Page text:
The Food Almanac: Wednesday, December 4, 2013
Today is Pork Tenderloin Day. A pork tenderloin is analogous to the tenderloin of beef. It’s a tube-shaped muscle that doesn’t get used a lot by the animal. So it lacks the fibrous quality of most other cuts of meat, has an almost smooth texture, and is very tender. Pork tenderloins have always been around, but it’s only in the last couple of decades that they’ve become wildly popular. It’s about as big around as a child’s wrist, about ten inches long, tapered at the ends, and weighs about a pound. Usually two of them come in a single package. Unless it’s badly trimmed , it’s ready for seasoning and cooking.
Although some recipes call for slicing it into steaks, the best way to cook a pork tenderloin is to leave it whole. It’s compact enough to fit into a medium-large skillet, and even if you wind up doing most of the cooking in the oven it helps to brown it first on top of the stove. That way you can whip up a pan sauce from what’s left behind.
Pork tenderloin is one of the leanest meats we eat, with less fat than a skinless, boneless chicken breast. Yet it’s so tender that unless you grossly overcook it there’s no need to add any further fat to it. The right temperature, I’d say, is about 155 or 160. (That leaves a blush in the center, but it’s well within the bounds of safety for pork.) They also lend themselves to slow smoking. They’re thin enough that you can leave the temperature of the smoker low. I’ve seen some pork tenderloins smoked so gently that they pink “smoke ring” penetrates all the way through, even after it’s fully cooked. That is a wonderful flavor indeed.
There are three places called Curry in Alabama. One is a former station on the Southern Railway, about five miles northeast of Talladega. It’s in the Appalachian hills just east of Birmingham, where the railroad snakes around deep ravines. Curry today is the site of a large farm with open fields on one side of the tracks and fruit orchards on the other. The second instance of Curry is in Walker County, near the Lewis Smith Lake dam, on the Sipsey Fork of the Black Warrior River. This Curry is about fifty miles west northwest of Birmingham, and is the center of a large rural area, with a high school and a golf course, both on Curry Road. So are several restaurants, the most promising of which is Sisters Country Basket, a mile away from the high school. (It’s unlikely that you will find any kind of curry dish there, though.) The smallest Curry–just a crossroads in the woods, really–is forty-two miles south of Montgomery.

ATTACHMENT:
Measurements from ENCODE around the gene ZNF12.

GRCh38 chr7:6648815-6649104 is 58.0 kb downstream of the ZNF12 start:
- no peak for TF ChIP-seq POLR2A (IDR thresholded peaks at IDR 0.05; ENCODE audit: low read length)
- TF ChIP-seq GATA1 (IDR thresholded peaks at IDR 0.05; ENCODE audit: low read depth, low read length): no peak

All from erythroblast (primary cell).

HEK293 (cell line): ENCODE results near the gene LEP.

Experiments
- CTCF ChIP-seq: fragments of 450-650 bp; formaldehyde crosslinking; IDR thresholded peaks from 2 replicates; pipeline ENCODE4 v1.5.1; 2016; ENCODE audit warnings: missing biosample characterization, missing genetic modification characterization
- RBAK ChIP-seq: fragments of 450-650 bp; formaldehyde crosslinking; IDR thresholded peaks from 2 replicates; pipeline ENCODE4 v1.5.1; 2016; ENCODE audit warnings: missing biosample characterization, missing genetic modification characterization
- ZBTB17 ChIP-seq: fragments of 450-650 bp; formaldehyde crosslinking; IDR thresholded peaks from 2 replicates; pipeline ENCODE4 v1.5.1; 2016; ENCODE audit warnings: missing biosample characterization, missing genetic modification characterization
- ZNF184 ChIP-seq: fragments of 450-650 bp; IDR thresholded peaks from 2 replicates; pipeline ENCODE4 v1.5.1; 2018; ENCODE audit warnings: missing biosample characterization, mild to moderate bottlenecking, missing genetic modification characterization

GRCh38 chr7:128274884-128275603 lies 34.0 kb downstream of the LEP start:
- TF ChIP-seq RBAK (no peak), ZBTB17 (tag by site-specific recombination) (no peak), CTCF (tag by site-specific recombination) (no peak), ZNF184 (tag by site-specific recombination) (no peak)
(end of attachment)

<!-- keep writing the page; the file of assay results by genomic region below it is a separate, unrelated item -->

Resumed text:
The Old Kitchen Sage Sez
Note that the two pork tenderloins in a package are usually of different sizes, and cook accordingly. On a more superstitious note: If you grill or roast a pork tenderloin whole, and then cut it into fewer than ten slices, you will overdraw your bank account at some time before the next gibbous moon.
Deft Dining Rule #352:
Never order a pork tenderloin in a restaurant before getting the answer to this question: “Is it really a tenderloin, or just plain loin?” If the answer is yes, say, “Okay, but I’ll send it back if it’s as big around as my arm!”
bûche de Noël, French, n.–Called Yule log in English, it’s a cake made to resemble a log ready for the fireplace. It’s made with sponge cake spread with buttercream frosting, them rolled up. It’s covered with a light chocolate frosting spread to resemble tree bark, then sprinkled with powdered sugar to represent fallen snow. A really well-made buche de Noel will have a small, cut-off branch (made the same way) sticking out of it, and marzipan decorations that resemble mushrooms or lichen. It’s more impressive to see than to eat, but it’s an essential dessert for the Christmas holidays.
Annals Of Fast Food
The first Burger King opened today in Miami, Florida in 1954. James McLamore and David Edgerton–both graduates of Cornell University’s well-known school of restaurant and hotel management–were inspired by the original McDonald’s in California, and worked up their own version of it. It grew quickly through franchising to become the second-biggest hamburger chain in the world, which it remains today. The first Burger King in the New Orleans area opened in 1965 on Airline Highway near Turnbull. It’s still there.
Gourmets Through History
Actress and singer Lillian Russell was born today in 1861. In the late 1800s, she was considered the ideal beauty, and was the desire of all red-blooded American men. The funny thing about that is that she ate like a horse, and tucked her 185-pound body into corsets to create her very ample hourglass figure. She was the girlfriend of Diamond Jim Brady, a serious gourmet and voluminous eater. Lillian never had any trouble keeping right up with him at the table.
Wine On Television
Today in 1981, the prime-time soap opera Falcon Crest aired for the first time, on CBS. Described as Dallas with wine, it was set in a California winery (the one in the show is really Spring Mountain Winery in Napa). It was much less about wine than about the romantic intrigues among the characters. It was on the air for nine years.
Rock musician John Cale was born today in 1940. . . Frances Crabbe, an early British feminist, was born today in 1822. . . Lloyd Bacon a supporting actor on many Charlie Chaplin movies, heard “Action!” today in 1889
Words To Eat By
“A hen is only an egg’s way of making another egg.”–Samuel Butler, English writer, born today in 1835.
Words To Drink By
“A cup of coffee–real coffee, home-browned, home ground, home made, that comes to you dark as a hazel-eye, but changes to a golden bronze as you temper it with cream that never cheated, but was real cream from its birth, thick, tenderly yellow, perfectly sweet, neither lumpy nor frothing on the Java: such a cup of coffee is a match for twenty blue devils and will exorcise them all.”–Henry Ward Beecher.